Ereth grinned for a moment. “I asked that same question when I first came here. They told me that it was a custom established by the founders of Feretrum. The actual reason had long been forgotten. But the original objective, I learned, was to prevent and avoid paludal fever in the members of the coenobium. That disease was stamped out way back then, but the tradition of killing off its carriers continued. We still put out the toxicants even today.”

“Interesting,” was all that Ranid said at this point, soon leaving to begin collecting corpses on his own, without pressures from the nepotal.

When Ranid returned to the center of Feretrum that evening he did not go to the vespertine service in the fanum, but instead crept into the librarium. There was a particular subject that he had to look up. Was there anything recorded about gallinippers and the danger of some sort of paludal fever?

Already, many preparations were finished for tomorrow’s Day of Encaenia. He could see wreaths and decorations marking the anniversary of the establishment of the community of Feretrum. The holiday and the festival would soon be upon all of them. Ranid suddenly thought of Glia and her stricken father. What would those two possibly have to celebrate?

Ranid had no success at first. Nothing connected to the Frog Sump mentioned the gallinipper as a health threat. On and on the reader went, his fish-oil lamp burning low again and again. Not a word could be found about what he wanted to know. The night went on, until he was the lone individual left in the building.

I must see Glia in the morning, he told himself.

There was something that happened at the time of the foundation of the coenobium. What could it have been? He began to browse about at random in the old folios and scrolls. If he only knew what it was he was hunting for! Something about galliippers and paludal fever.

Then he stumbled onto an oblique reference with significance for him. It was a short, hazy note about a distant, forgotten incident.

“In the third year after the establishment of Feretrum, when the Frog Sump was being formed, an old group of vagabonds arrived. They were hungry and were given food. Their claim was to being swampmen seeking employment. We asked whether they had experience with the care of frogs and their answer was yes. But they worked only three weeks at digging and hauling soil before their secret was uncovered. At the time, the wanderers said they had to rid the sump of culicines and anephelines. Their leader said that he possessed a special mosquito bane that had the power to get rid of them. Its name was ceratophrys, a strange unfamiliar term for everyone outside their small group of tramps. Before they began to apply this unknown bane, though, all of these men were exposed as Gnomens and expelled at once from Feretrum.”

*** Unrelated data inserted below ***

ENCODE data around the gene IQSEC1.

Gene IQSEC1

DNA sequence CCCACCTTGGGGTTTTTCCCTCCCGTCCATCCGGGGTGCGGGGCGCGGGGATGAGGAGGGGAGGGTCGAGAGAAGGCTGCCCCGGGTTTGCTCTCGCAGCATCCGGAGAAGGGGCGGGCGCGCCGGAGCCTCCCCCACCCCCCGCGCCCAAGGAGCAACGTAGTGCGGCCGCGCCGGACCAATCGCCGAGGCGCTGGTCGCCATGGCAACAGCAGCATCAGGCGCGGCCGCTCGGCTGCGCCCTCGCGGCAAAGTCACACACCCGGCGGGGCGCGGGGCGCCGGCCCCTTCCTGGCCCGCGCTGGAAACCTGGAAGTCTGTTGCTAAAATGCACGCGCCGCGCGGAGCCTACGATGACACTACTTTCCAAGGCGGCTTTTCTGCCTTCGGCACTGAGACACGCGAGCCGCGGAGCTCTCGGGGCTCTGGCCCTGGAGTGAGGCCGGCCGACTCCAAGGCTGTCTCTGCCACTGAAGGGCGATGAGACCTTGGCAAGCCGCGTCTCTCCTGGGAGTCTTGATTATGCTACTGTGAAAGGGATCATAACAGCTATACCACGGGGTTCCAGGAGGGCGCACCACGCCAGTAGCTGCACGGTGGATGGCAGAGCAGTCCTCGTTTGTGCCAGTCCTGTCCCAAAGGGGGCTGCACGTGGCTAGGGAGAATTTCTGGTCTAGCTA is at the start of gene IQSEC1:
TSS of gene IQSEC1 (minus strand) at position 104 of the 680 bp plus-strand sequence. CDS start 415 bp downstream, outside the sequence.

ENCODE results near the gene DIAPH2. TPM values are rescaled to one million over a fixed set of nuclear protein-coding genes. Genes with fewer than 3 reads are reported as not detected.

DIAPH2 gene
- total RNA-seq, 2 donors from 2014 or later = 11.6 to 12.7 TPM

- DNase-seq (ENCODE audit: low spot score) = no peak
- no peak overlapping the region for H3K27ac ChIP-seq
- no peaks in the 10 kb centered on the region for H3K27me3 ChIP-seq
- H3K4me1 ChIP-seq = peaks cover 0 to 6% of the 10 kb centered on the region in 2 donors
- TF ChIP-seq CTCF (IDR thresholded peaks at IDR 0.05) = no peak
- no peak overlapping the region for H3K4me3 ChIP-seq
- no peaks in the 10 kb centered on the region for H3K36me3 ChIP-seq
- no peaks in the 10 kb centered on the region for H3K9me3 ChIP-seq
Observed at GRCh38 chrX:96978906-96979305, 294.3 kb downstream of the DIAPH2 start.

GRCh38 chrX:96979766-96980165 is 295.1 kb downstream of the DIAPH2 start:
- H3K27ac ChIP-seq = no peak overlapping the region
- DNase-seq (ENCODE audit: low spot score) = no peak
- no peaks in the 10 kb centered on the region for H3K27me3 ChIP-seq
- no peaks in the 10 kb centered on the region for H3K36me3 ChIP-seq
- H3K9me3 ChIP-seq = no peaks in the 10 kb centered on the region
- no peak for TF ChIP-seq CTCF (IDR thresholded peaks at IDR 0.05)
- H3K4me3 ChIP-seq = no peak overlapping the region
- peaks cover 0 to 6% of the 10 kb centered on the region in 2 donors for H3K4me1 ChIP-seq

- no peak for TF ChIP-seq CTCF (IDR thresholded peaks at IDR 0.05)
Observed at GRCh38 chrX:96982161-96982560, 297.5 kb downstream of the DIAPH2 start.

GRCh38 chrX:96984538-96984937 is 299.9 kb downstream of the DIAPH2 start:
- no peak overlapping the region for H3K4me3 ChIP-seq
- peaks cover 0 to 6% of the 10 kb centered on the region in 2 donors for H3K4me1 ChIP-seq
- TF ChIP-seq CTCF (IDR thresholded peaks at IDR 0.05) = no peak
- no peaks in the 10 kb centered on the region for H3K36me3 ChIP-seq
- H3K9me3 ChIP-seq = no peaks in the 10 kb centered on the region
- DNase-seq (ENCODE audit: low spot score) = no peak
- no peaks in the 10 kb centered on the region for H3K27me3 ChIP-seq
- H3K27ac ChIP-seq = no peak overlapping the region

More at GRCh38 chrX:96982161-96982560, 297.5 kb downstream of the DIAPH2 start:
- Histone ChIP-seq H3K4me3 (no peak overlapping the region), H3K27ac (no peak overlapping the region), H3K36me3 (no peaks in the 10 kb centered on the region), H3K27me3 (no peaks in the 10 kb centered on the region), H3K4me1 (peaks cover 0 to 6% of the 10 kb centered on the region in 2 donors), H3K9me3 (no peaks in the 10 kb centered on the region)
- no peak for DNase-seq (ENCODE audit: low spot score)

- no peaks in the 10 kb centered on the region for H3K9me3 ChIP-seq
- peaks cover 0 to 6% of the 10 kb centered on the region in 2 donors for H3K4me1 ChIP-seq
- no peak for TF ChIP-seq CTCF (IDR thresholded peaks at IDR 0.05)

Ranid drew breath into his lungs with an extremely deep gasp.

Had he discovered the key with which to unlock this mysterious amphibian tragedy?

It was past midnight, yet he found Glia still awake when he rapped on the door of her cubiculum. Should he inform her of what he had found out about the Frog Sump? It was better to wait and present her with a full story, he decided. There would surely be time enough for disclosure later. Why rush into such a disturbing subject as that?

“Your father?” he asked her. “How is he?”

“Unconscious, in deep coma,” she moaned. “No one knows when he will awaken again.”

“Tomorrow begins the Encaenia, but he will not be part of it, will he?”

“No, that is impossible. That will give the Intendant the official duty of presiding at all the many ceremonies. I am certain he will enjoy himself and take the opportunity to widen his power and position.”

“It’s a shame, a scandal,” grumbled Ranid. “This man was born without any conscience. Feretrum would be completely changed if he should become the dominant official here.”

All of a sudden, the softum moved closer to his tutulary. What he did next was unforeseeable and unplanned. The kiss that was given was a light, delicate buss on the middle of her forehead. There were no words and no embracing. Nothing but the brotherly peck, gentle and nonaggressive. But sufficient to communicate what he was feeling about her.

Without any more words, Ranid departed.